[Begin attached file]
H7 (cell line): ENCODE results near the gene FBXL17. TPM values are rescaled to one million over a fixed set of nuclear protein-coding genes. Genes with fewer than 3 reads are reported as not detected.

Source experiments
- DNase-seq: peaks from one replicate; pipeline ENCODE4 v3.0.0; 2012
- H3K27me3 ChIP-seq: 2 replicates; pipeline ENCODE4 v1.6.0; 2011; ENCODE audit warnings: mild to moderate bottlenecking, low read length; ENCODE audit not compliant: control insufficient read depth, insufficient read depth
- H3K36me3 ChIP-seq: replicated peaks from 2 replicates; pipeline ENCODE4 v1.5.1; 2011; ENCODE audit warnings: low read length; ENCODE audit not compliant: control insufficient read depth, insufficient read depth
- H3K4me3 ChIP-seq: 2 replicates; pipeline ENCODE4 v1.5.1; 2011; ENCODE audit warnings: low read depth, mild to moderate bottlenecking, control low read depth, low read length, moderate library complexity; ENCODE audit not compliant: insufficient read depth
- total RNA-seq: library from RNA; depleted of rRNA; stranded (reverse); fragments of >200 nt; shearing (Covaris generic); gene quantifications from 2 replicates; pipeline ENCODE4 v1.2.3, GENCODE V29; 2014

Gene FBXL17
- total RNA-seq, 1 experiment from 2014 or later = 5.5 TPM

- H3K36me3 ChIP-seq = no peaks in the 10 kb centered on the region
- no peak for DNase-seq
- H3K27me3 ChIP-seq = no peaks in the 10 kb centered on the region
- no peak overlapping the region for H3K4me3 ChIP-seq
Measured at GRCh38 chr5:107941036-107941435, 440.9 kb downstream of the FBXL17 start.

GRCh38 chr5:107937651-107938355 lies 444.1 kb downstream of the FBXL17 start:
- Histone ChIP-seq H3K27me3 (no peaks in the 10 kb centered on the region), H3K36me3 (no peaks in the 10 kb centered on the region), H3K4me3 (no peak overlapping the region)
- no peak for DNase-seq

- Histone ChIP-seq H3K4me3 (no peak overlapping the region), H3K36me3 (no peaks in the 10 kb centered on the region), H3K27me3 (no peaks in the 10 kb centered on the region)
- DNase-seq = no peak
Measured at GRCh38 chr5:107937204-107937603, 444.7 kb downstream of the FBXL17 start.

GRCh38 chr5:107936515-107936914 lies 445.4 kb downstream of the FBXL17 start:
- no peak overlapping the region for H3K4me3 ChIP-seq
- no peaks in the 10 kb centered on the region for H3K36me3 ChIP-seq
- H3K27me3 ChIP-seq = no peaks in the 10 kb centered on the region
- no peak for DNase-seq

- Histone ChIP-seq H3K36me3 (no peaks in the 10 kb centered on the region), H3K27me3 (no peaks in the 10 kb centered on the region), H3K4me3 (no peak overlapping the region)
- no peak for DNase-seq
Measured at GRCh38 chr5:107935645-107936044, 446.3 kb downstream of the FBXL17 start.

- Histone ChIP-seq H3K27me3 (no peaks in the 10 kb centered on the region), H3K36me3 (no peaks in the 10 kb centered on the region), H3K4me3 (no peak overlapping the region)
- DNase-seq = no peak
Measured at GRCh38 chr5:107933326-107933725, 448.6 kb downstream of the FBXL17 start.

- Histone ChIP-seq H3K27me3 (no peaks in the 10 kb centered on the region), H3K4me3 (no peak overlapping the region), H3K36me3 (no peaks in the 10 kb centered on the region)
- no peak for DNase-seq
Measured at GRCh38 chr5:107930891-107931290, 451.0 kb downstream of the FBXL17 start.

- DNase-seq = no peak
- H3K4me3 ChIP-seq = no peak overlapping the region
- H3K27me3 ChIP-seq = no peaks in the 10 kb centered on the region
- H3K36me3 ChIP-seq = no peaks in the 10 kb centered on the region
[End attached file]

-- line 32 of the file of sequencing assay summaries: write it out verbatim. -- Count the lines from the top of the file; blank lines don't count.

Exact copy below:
- Histone ChIP-seq H3K27me3 (no peaks in the 10 kb centered on the region), H3K4me3 (no peak overlapping the region), H3K36me3 (no peaks in the 10 kb centered on the region)